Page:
Last fall, I discussed the future of digital media, especially music, and argued for a system in which digital media is free to users, but artists and producers are paid for it with public funds distributed by observing use. The basic idea, articulated in Terry Fisher’s and Lawrence Lessig’s recent books is that a royalty fund is put aside from taxes (about $10 billion a year, or $100 per family, would do it for the US music market). Playing music files is observed (but not who plays what) by the copyright office through a piece of software running on any device that can see the internet. The Copyright Office then divvies up the fund each year in proportion to plays.
Two developments have brought this development much closer. The first is the demonstration by 411-song that a recording can be identified by software with only fifteen seconds of listening to it over a cell phone, so robust reporting of use is a realistic prospect. The second is the passage by [admittedly, a rump sitting of 58 members of] the French Chamber of Deputies of an amendment to a bill that was supposed to increase filesharing penalties, using digital rights management technology for enforcement. To the astonishment of the Minister of Culture, who offered the bill, M. Alain Suguenot’s amendment goes in exactly the opposite direction, making free file sharing of music and movies legal. The bill includes a tax on internet access to be divided as royalties in an unspecified fashion, so the French are approaching an admirable revolution in intellectual property rights, even if this episode is a piece of political theater for the moment.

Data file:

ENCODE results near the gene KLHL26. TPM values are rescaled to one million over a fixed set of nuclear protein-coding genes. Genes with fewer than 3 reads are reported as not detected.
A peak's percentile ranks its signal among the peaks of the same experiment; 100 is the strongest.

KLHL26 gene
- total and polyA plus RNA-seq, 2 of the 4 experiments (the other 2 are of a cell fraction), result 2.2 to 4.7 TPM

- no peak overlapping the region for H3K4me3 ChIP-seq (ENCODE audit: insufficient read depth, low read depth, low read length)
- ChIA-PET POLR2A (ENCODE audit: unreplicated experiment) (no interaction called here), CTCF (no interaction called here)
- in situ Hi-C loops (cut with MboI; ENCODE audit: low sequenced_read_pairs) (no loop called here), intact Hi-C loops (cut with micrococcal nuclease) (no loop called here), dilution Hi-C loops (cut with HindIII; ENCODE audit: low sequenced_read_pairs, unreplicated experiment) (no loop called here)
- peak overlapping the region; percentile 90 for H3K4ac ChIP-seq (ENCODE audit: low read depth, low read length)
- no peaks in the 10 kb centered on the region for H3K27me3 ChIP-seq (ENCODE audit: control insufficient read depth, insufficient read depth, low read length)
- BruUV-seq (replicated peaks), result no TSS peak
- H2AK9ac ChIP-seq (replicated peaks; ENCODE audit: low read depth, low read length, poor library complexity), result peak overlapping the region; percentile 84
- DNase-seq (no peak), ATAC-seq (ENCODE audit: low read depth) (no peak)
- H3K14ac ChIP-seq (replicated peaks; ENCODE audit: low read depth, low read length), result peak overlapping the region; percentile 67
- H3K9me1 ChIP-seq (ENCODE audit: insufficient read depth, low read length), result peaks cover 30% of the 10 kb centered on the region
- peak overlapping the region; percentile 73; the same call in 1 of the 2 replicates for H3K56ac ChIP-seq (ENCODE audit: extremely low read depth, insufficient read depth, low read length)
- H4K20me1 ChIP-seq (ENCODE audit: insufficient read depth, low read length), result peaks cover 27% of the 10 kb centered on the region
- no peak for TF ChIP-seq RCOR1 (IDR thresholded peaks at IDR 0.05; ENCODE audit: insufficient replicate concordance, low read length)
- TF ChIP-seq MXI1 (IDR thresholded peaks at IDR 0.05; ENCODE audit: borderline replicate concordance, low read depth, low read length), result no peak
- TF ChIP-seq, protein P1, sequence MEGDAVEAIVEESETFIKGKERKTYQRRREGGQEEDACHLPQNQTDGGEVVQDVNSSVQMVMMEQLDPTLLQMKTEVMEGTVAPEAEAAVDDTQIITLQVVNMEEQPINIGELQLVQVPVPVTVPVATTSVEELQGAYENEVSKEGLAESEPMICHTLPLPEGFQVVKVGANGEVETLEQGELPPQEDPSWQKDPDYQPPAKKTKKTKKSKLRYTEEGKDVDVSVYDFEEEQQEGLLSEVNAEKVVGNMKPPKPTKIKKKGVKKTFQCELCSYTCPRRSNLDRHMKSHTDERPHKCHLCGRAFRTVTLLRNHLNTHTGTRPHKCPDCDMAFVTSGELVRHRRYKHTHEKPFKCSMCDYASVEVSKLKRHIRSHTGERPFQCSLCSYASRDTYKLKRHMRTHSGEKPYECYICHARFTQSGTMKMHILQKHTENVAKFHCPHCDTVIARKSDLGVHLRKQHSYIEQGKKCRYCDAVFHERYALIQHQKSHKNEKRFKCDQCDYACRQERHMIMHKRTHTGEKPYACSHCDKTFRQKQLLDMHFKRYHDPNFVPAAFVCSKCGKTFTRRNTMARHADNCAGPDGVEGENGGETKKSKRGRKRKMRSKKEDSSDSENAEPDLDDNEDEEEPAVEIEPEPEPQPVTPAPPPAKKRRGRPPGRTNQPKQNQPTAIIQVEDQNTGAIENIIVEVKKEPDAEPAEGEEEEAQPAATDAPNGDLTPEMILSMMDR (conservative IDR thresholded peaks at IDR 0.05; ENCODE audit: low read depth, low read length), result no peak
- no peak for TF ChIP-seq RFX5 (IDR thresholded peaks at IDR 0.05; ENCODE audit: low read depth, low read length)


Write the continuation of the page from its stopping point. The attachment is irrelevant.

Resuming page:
“La publication d’une œuvre ou d’une interprétation fixée sur phonogramme, vidéogramme ou tout autre support emporte cession du droit de mise à la disposition du public sur des services de communication en ligne, pour les seuls actes effectués par des particuliers à des fins non commerciales, à une société régie par le titre II du livre III et agréée à cet effet par le ministre chargé de la culture.”
is to transfer non-commercial virtual (en ligne) reproduction rights to a new national quasi-governmental organization as a condition of publication.
The “arm-wrestling”, as Figaro describes the debate, has pitted the country’s largest consumer organization against a variety of publishers and some artists’ groups. Further debate has been put off until after the holidays; this story bears watching.